Tuesday, June 30, 2009

Fun with PostgreSQL and Date/Time

I've been playing around with PostgreSQL 8.3.7 lately and while manipulating intervals realized a few key operators were missing. It turns out it's fairly easy to define operators in PostgreSQL as long as you have an existing function in the database. As a proof of concept I loaded up pl/PgSQL in a working database and created the following functions and operators:
• interval_divide (used to power the / operator for intervals): Divides one interval by another and returns a real. Its purpose is to tell you how many interval2-sized chunks of time exist in interval1.
• interval_modulo (used to power the % operator for intervals): Divides one interval by another and returns the remainder as an interval. Its purpose is to tell you how much time would be left over if you fit in as many interval2 sized chunks of time in interval1. You can also use it to determine whether interval1 can perfectly fit a whole number of interval2-size chunks of time.
• round: Rounds one interval to the nearest value that will fit a whole number of interval2-sized chunks of time.
The actual code is fairly simple but quite useful. I'm sure it'll perform better if written as a C function but that's a bridge I'll cross when I have to.

Code
Here's the code for the functions:

`create function interval_divide (interval, interval) returns double precision as \$\$        declare                firstEpoch constant integer := extract(epoch from \$1);                secondEpoch constant integer := extract(epoch from \$2);        begin                return firstEpoch::double precision / secondEpoch::double precision;        end\$\$ language plpgsql;create function interval_modulo (interval, interval) returns interval as \$\$        declare                firstEpoch constant integer := extract(epoch from \$1);                secondEpoch constant integer := extract(epoch from \$2);        begin                return (firstEpoch % secondEpoch) * '1 second'::interval;        end\$\$ language plpgsql;create function round (interval, interval) returns interval as \$\$        declare                quantumNumber constant real := round(\$1 / \$2);        begin                return \$2 * quantumNumber;        end\$\$ language plpgsql;`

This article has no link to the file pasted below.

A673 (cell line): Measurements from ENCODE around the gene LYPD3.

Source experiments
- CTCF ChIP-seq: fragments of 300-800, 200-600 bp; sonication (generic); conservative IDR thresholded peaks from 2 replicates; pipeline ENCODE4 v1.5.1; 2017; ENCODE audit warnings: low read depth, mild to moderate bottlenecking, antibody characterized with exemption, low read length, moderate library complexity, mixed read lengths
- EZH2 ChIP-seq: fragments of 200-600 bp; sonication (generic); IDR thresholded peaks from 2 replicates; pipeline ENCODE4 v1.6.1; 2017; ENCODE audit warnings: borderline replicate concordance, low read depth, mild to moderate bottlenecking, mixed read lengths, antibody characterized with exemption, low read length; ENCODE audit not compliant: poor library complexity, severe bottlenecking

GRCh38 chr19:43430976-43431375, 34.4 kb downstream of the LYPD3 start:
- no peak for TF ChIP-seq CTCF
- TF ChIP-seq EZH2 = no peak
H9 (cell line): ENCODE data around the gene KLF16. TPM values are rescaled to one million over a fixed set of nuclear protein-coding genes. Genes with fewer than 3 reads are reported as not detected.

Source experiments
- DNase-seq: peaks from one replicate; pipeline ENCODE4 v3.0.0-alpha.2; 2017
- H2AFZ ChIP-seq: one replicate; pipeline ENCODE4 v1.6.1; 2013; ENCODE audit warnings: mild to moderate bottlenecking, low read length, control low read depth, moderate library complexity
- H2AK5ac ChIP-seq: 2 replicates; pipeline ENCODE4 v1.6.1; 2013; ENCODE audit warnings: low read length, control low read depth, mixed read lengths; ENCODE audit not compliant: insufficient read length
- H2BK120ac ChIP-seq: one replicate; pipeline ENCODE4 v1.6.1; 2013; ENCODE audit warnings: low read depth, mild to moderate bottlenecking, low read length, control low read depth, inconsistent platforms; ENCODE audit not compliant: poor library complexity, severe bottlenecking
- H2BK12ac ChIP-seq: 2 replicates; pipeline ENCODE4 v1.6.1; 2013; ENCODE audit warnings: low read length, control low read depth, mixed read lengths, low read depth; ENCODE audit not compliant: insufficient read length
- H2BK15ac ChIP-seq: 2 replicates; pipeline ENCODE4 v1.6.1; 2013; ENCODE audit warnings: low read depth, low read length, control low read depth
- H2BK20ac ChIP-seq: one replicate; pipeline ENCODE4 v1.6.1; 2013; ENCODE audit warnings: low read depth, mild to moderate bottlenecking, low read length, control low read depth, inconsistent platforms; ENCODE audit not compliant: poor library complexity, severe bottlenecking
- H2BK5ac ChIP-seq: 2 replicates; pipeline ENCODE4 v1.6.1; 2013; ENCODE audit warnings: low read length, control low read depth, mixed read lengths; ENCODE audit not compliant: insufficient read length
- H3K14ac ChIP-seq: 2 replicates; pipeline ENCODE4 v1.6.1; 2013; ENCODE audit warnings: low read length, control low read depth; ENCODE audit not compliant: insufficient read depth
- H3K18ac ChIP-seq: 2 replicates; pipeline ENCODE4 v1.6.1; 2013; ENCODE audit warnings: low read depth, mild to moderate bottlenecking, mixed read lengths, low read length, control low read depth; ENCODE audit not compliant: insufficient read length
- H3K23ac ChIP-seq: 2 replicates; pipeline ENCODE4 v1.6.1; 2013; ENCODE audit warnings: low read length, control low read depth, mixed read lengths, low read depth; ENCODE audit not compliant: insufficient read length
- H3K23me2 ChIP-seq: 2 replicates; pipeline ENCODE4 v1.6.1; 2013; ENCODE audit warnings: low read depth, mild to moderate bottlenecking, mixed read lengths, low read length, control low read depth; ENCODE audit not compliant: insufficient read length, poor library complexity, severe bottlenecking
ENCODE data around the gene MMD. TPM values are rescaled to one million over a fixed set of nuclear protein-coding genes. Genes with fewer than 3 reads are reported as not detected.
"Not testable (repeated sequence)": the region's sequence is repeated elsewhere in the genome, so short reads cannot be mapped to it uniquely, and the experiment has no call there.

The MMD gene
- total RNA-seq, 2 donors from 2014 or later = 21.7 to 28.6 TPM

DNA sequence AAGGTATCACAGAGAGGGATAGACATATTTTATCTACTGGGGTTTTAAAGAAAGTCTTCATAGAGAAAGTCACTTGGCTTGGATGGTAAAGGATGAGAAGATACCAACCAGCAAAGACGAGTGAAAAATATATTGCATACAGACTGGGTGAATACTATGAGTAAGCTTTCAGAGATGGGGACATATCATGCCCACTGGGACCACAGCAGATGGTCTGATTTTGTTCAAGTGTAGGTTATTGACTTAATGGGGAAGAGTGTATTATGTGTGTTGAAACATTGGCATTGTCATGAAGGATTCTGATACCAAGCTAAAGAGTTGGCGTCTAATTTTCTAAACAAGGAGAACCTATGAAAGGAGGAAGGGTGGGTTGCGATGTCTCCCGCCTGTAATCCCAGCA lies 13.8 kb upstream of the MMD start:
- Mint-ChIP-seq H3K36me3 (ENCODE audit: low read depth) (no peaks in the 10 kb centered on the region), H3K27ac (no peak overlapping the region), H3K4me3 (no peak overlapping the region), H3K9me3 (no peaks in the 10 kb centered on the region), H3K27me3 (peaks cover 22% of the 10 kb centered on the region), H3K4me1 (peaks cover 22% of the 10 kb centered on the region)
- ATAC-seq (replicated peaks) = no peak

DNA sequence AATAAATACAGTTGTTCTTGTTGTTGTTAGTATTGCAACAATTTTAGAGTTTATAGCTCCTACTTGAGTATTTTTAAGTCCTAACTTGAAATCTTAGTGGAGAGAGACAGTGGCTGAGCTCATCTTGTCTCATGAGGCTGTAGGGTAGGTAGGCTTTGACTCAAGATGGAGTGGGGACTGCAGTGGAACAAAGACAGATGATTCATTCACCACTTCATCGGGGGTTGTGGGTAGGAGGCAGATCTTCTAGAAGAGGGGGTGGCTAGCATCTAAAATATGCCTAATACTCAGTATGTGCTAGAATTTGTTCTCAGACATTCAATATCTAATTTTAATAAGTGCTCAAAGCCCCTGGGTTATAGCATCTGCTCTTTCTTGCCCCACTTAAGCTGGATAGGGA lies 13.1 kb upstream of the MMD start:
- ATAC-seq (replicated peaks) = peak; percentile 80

Here's how to create the appropriate operators using these functions:

`create operator / (        leftarg = interval,        rightarg = interval,        procedure = interval_divide);create operator % (        leftarg = interval,        rightarg = interval,        procedure = interval_modulo);`
Usage Examples
`=> select '1 hour'::interval / '5 minutes'::interval;?column?----------       12(1 row)=> select '1 hour'::interval / '7 minutes'::interval; ?column?----------  8.57143(1 row)=> select '1 hour'::interval % '7 minutes'::interval; ?column?---------- 00:04:00(1 row)=> select '1 hour'::interval % '5 minutes'::interval; ?column?---------- 00:00:00(1 row)=> select round('1 hour'::interval, '7 minutes'::interval);  round---------- 01:03:00(1 row)=> select '1 hour 3 minutes'::interval / '7 minutes'::interval; ?column?----------        9(1 row)`

Tuesday, June 2, 2009

Trac 0.12 brings support for multiple repositories

If you haven't tried trac for a quick but fairly extensive project management / ticketing system / wiki for your project then you really should. Chances are, however, if you've ever used it, you've been irked by the fact that you have to create a new trac instance for every project that you want to er... trac(k) :) It looks like version 0.12 (due out in July 2009) has planned support for multiple repositories in a single instance. This will allow me to e.g. have a separate framework repository and my application repository within the same instance and track changes made to both. I wonder how they'll handle access control to the two repositories.